Key Pieces of the Endocannabinoid System
The endocannabinoid system is comprised of cannabinoid receptors, endocannabinoid molecules, and metabolic enzymes. Cannabinoid receptors are like key-holes that can be found on the surface of cells and are plentiful throughout the gut, spleen, liver, heart kidneys, bones, blood vessels, lymph cells, and even the reproductive organs. Endocannabinoids are a group of 21-carbon molecules that fit and activate these cannabinoid receptors in the nervous system. Specialized metabolic enzymes then break down the endocannabinoids when they are no longer necessary or once they are used up during normal processes.
A receptors’ job in our body is to communicate and change the conditions of our cells. There are many kinds of receptors, but the two major receptors that interact with cannabinoids are labeled CB1 and CB2. These are commonly called the “cannabinoid receptors” and are the two most well-studied cannabinoid receptors.
As you can guess from the name receptors ‘receive’ something. In the case of our body, receptors are tiny areas that receive molecular compounds. These receptors are like a lock that only accepts specific keys. External compounds can influence a receptor by fitting into that lock, or by blocking or antagonizing the normal receptor process.
CB1 receptors are mostly found throughout the brain and even skin and muscle tissue and THC fits into your CB1 receptor like a glove. In the neuro-tissue there is a high concentration of CB1 receptors, that combined with THC’s fit, likely contributes to the psychotropic effects (the “high”). There are hardly any CB1 receptors in the brainstem (responsible for core functions like breathing and heart rate). This information supports the reason why no deaths have been attributed to a THC overdose.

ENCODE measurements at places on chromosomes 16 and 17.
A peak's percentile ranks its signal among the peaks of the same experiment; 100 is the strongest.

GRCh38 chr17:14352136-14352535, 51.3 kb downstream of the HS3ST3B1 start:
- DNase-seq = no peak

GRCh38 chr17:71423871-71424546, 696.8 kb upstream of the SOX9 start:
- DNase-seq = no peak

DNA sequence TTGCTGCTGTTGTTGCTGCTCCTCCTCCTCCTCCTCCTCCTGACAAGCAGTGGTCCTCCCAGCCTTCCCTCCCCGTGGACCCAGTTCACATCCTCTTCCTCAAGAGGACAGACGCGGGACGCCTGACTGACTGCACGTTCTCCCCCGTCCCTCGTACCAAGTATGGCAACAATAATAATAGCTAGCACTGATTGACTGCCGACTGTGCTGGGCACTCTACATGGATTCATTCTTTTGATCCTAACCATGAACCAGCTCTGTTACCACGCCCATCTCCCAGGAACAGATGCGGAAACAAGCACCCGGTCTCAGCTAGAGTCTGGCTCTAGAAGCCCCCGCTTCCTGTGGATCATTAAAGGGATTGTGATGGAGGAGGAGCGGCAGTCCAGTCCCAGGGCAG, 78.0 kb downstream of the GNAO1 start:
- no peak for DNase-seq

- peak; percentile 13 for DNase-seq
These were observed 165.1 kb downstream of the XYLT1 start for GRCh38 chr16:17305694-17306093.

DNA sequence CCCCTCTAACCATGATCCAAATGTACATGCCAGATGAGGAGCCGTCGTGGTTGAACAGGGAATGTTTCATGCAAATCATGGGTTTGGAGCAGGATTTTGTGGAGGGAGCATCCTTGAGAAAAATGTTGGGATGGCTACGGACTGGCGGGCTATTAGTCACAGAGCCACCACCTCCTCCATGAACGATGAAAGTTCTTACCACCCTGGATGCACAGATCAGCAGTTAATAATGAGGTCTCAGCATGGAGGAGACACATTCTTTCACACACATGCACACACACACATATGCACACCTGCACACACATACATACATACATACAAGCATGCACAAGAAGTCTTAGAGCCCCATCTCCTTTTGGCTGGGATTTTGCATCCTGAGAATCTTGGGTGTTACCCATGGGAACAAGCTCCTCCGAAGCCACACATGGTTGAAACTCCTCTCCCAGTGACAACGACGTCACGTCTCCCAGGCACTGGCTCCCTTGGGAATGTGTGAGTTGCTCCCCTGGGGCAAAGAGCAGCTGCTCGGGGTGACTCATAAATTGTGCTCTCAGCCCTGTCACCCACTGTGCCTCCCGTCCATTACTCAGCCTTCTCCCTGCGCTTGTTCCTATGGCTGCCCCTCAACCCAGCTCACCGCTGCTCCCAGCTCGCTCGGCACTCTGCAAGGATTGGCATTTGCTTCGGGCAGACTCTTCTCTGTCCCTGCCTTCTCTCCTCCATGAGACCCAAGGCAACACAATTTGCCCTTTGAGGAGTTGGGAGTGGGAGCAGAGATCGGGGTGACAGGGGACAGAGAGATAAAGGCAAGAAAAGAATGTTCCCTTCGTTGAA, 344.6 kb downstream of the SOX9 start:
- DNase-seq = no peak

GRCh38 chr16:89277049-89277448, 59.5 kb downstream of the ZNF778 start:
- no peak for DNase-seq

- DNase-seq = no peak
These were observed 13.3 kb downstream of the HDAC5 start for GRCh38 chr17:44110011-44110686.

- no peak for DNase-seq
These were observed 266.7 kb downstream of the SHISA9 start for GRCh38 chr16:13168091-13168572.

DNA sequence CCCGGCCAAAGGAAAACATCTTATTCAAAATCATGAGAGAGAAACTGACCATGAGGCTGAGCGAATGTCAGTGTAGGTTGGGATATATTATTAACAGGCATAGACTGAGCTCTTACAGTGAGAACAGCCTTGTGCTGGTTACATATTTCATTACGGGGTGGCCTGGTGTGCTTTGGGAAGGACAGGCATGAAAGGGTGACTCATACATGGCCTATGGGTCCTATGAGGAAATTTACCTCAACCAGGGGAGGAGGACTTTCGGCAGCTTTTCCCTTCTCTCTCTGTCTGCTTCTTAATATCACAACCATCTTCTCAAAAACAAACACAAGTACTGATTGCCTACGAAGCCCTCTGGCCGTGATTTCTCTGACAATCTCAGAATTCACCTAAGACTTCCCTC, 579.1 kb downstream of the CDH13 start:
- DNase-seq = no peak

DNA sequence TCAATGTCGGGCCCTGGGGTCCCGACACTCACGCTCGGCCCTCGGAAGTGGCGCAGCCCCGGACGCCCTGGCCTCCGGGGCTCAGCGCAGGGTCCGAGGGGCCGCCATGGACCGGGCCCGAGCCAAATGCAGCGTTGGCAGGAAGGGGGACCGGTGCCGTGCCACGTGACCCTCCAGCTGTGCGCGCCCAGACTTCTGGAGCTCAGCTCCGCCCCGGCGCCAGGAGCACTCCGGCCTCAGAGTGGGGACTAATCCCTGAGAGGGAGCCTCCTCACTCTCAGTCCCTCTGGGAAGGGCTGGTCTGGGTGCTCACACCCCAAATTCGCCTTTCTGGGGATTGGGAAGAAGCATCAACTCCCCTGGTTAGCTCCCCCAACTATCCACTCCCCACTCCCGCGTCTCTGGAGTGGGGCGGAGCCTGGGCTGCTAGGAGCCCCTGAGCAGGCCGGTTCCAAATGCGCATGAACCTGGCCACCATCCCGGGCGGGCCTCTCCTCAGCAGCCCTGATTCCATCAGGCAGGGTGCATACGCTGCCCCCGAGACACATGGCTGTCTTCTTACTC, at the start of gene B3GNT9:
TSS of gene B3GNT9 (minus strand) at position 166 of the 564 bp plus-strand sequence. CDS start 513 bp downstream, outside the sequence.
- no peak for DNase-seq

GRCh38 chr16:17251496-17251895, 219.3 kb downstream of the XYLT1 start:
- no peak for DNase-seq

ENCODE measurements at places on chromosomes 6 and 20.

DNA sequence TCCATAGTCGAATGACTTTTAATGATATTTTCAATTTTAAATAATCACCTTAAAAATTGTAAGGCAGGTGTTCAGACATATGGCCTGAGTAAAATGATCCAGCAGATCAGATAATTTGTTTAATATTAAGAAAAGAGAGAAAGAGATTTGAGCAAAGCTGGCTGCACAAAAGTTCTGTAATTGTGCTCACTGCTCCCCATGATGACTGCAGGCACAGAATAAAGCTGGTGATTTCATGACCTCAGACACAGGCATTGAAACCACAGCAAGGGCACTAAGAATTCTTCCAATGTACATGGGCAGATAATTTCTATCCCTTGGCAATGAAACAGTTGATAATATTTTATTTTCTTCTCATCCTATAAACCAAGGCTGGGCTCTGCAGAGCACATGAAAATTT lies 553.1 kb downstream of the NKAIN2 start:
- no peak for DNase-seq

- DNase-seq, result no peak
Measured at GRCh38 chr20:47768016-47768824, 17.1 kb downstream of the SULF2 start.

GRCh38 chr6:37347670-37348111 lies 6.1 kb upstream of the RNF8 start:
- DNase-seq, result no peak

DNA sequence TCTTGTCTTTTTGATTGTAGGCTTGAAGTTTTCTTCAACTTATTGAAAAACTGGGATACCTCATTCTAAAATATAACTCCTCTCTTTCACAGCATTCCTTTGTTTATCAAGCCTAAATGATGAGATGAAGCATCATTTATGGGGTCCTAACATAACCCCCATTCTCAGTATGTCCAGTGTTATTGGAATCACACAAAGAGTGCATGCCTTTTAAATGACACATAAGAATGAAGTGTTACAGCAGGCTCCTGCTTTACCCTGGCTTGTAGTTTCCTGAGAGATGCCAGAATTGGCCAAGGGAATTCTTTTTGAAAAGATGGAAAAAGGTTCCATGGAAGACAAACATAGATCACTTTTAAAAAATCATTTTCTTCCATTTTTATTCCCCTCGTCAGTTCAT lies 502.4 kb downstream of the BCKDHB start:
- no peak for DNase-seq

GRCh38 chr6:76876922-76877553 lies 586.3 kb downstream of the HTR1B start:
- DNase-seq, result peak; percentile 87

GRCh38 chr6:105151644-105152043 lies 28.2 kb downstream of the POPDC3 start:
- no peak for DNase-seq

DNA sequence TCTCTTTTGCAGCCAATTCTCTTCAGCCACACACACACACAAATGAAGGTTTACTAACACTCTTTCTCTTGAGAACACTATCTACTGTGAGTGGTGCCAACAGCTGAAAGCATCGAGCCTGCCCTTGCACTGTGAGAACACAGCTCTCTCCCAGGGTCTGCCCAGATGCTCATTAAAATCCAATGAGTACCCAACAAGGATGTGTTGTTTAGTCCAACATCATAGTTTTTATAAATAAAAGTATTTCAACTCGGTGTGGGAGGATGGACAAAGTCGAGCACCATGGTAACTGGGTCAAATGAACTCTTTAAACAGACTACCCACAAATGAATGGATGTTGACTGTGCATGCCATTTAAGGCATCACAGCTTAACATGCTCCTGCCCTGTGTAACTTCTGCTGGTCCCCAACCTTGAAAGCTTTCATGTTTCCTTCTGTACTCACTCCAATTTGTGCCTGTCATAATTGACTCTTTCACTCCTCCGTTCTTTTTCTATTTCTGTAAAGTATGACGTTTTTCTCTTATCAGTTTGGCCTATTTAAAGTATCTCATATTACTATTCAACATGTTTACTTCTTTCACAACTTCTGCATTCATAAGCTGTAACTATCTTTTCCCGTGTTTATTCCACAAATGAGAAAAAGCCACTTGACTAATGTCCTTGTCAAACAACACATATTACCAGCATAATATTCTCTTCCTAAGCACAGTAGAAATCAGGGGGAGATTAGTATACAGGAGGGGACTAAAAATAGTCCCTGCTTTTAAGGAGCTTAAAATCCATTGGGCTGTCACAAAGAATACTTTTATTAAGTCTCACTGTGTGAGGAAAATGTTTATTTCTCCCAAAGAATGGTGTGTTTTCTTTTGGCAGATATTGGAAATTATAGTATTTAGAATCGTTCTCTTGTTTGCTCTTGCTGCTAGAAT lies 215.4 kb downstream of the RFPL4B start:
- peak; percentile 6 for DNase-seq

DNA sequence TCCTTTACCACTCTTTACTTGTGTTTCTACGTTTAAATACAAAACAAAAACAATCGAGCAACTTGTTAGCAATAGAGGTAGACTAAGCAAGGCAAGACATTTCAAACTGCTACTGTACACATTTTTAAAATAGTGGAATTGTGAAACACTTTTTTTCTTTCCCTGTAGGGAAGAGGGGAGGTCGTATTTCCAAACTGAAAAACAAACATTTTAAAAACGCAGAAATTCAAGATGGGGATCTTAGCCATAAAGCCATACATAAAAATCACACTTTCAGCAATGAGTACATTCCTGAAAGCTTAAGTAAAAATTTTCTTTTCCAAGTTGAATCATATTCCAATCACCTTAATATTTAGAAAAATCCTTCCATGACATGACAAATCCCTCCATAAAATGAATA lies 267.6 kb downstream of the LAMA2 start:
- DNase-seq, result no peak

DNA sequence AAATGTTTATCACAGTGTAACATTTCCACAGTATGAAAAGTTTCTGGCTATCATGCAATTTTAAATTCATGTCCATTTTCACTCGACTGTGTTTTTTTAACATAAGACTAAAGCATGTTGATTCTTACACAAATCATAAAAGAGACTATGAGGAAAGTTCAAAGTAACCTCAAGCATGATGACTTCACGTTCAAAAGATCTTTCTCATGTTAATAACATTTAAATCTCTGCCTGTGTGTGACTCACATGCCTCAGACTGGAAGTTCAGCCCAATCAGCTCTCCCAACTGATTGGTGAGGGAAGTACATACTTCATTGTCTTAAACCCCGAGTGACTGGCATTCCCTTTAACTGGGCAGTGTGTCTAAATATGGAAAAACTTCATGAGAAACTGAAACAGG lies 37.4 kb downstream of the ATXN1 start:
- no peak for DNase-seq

CBD only loosely fits into your CB1 receptor and alters how other cannabinoids fit into the receptor. Because of the partial fit in the CB1 receptor, CBD can have a dampening effect on THC, lowing the intoxication sensation and without contributing to the high.
CB2 receptors are found mostly outside of the nervous system, including the immune system and gastrointestinal tract. Stimulation of the CB2 receptor is not associated with psychoactive effects because of its location and has become a point of focus of anti-inflammation and anti-cancer studies.
Cannabis and the Human Body
When you consume cannabis, the cannabinoid THC from the plant fits into the CB1 receptors in the brain and creates a high. One of your own endocannabinoids, anandamide, typically attaches to the same receptor. THC and anandamide are very similar in structure, but anandamide does not intoxicate like THC. Anandamide is called the “bliss” cannabinoid. It plays a role in the neuro generation of motivation and pleasure, and is thought to cause runner’s high, among other regulatory functions.
Remember the metabolic enzymes involved in the ECS that are responsible for clearing out cannabinoids? One of those enzymes (FAAH enzyme) breaks down anandamide, but it can’t break down THC, which may disrupt anandamide processes. CBD, on the other hand, stops the FAAH enzyme from breaking down anandamide, which is why CBD is being studied as an anxiety combater.
Hemp, which is very low in THC and high in CBD and other cannabinoids, terpenes, and flavonoids, has the potential to influence many parts of our body through the endocannabinoid system.
Here at Cannadips, our goal is to make an outstanding product from hemp, that tastes great and makes these compounds highly available to your body. Cannadips CBD is a totally unique alternative to other CBD options out there. Check out our product line — we think you’ll find something good.